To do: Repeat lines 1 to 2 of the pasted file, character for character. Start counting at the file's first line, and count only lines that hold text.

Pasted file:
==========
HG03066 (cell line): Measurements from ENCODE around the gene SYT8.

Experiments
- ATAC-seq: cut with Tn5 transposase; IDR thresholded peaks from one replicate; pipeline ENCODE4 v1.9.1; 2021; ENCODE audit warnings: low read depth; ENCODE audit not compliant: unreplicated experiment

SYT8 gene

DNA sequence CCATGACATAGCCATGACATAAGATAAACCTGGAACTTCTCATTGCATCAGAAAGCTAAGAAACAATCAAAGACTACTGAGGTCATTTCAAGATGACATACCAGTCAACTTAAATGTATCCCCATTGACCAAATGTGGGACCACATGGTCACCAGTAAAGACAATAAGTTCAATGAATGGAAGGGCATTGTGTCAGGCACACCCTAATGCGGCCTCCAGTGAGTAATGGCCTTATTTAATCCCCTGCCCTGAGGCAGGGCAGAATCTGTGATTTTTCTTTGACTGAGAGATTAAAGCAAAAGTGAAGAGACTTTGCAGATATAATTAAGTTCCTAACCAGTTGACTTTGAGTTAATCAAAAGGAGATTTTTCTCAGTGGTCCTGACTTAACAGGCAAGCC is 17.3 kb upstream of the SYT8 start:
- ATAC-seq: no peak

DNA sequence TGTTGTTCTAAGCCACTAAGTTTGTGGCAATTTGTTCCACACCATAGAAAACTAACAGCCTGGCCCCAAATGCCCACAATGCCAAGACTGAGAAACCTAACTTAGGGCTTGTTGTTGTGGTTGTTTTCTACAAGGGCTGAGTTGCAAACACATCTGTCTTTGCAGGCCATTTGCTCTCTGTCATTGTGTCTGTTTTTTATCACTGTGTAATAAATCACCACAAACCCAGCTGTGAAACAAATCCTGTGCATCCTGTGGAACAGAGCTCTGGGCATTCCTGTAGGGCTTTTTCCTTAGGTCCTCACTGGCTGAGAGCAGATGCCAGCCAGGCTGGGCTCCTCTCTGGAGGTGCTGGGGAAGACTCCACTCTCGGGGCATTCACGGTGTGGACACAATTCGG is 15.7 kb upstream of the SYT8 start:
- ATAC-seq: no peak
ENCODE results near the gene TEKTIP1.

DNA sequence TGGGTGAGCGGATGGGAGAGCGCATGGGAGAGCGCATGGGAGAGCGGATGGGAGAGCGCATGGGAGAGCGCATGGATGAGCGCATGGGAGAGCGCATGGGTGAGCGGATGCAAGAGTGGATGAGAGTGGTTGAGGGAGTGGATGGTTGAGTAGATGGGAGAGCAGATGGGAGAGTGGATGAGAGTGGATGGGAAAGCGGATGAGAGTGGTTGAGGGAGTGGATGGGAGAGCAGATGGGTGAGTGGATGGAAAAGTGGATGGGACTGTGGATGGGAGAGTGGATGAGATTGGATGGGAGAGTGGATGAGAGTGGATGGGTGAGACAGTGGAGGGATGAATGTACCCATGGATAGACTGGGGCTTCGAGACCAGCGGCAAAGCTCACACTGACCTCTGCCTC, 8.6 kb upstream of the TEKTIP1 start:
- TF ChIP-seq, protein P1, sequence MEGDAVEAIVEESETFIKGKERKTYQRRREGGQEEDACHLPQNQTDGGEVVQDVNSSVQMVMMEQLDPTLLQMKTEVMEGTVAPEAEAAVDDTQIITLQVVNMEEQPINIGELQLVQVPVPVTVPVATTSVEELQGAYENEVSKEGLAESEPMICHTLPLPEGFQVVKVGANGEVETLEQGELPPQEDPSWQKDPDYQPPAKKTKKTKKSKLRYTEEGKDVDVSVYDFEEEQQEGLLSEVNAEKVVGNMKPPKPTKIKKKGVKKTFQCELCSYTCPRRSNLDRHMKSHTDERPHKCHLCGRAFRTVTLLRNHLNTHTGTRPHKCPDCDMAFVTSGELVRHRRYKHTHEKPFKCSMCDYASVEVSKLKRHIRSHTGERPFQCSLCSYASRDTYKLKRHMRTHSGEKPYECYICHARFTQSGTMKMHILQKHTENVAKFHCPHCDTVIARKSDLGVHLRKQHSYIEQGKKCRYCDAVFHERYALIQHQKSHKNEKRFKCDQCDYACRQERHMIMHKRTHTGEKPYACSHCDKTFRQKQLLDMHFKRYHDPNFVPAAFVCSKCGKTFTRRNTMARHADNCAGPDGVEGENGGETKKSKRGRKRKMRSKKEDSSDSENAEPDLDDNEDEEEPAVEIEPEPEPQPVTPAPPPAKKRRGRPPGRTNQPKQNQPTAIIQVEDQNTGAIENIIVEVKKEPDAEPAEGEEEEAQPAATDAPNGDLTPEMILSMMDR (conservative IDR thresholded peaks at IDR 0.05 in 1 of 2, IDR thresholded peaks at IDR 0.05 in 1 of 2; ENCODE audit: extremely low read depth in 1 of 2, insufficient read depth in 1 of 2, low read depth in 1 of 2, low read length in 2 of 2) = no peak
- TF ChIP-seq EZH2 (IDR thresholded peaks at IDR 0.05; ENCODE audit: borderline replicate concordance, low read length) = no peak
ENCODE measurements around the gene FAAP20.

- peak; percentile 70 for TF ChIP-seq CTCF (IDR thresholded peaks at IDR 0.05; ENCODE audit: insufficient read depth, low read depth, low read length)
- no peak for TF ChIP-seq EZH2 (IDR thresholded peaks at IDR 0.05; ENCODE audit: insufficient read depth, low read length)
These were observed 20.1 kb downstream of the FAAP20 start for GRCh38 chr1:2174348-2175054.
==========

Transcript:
HG03066 (cell line): Measurements from ENCODE around the gene SYT8.

Experiments